Is the clinical efficacy of epidural diamorphine concentration-dependent when used as analgesia for labour?

G. A. McLeod (Lead / Corresponding author), B. Munishankar, M. O. Columb

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    12 Citations (Scopus)


    Background. The physicochemical properties of diamorphine (3,6-diacetylmorphine) enhance its bioavailability compared with more lipid-soluble opioids when administered into the epidural space. However, the influence of concentration, volume or mass on the clinical efficacy of diamorphine is not known. Method. In this double-blind, randomized, prospective study, 62 women in active labour and =05 cm cervical dilatation were recruited to determine whether the mode of action of diamorphine in the epidural space is concentration-dependent. After insertion of a lumbar epidural catheter, patients received epidural diamorphine 3 mg either as a high-volume, low-concentration solution (group A) or a low-volume, high-concentration solution (group B). The concentration of diamorphine was determined by the response of the previous patient in the same group using updown sequential allocation. Pain corresponding to the previous contraction was assessed using a 100-mm visual analogue score and effective analgesia was defined as =10 mm within 30 min of epidural injection. Results. There was no significant difference in EC50 for diamorphine between the groups: the difference was 15.0 µg ml (95% CI -40.3 to 10.3). The EC50 for group A was 237.5 µg ml (95% CI 221.2 to 253.8) and the EC50 for group B was 252.5 µg ml (95% CI 232.2 to 272.8). The EC50 ratio was 0.95 (95% CI 0.87 to 1.06). The groups exhibited parallelism (P=0.98). The overall EC50 for all data was 244.2 µg ml (95% CI 230.8 to 257.2). Conclusion. We conclude that diamorphine provides analgesia in labour by a concentration-dependent effect.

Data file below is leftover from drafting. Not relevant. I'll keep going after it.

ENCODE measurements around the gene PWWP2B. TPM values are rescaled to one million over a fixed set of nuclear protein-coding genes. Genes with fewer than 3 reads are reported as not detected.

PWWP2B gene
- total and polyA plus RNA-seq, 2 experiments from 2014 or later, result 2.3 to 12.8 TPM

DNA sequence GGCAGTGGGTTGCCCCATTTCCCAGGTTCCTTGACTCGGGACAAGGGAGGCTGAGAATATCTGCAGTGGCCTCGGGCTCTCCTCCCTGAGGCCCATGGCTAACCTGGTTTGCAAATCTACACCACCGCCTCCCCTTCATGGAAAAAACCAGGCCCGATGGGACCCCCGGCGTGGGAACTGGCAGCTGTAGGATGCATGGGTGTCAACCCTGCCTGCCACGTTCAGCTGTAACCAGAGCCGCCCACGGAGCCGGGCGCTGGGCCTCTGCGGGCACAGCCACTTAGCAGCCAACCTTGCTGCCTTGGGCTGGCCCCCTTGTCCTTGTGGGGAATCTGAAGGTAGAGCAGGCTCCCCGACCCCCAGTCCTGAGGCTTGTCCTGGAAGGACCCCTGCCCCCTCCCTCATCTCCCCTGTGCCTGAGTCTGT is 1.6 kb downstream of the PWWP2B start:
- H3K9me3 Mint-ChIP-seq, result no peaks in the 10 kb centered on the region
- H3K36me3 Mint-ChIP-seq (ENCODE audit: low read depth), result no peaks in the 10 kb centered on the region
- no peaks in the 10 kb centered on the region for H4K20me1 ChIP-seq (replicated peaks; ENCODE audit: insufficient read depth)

Original languageEnglish
    Pages (from-to)229-233
    Number of pages5
    JournalBritish Journal of Anaesthesia
    Issue number2
    Publication statusPublished - Feb 2005


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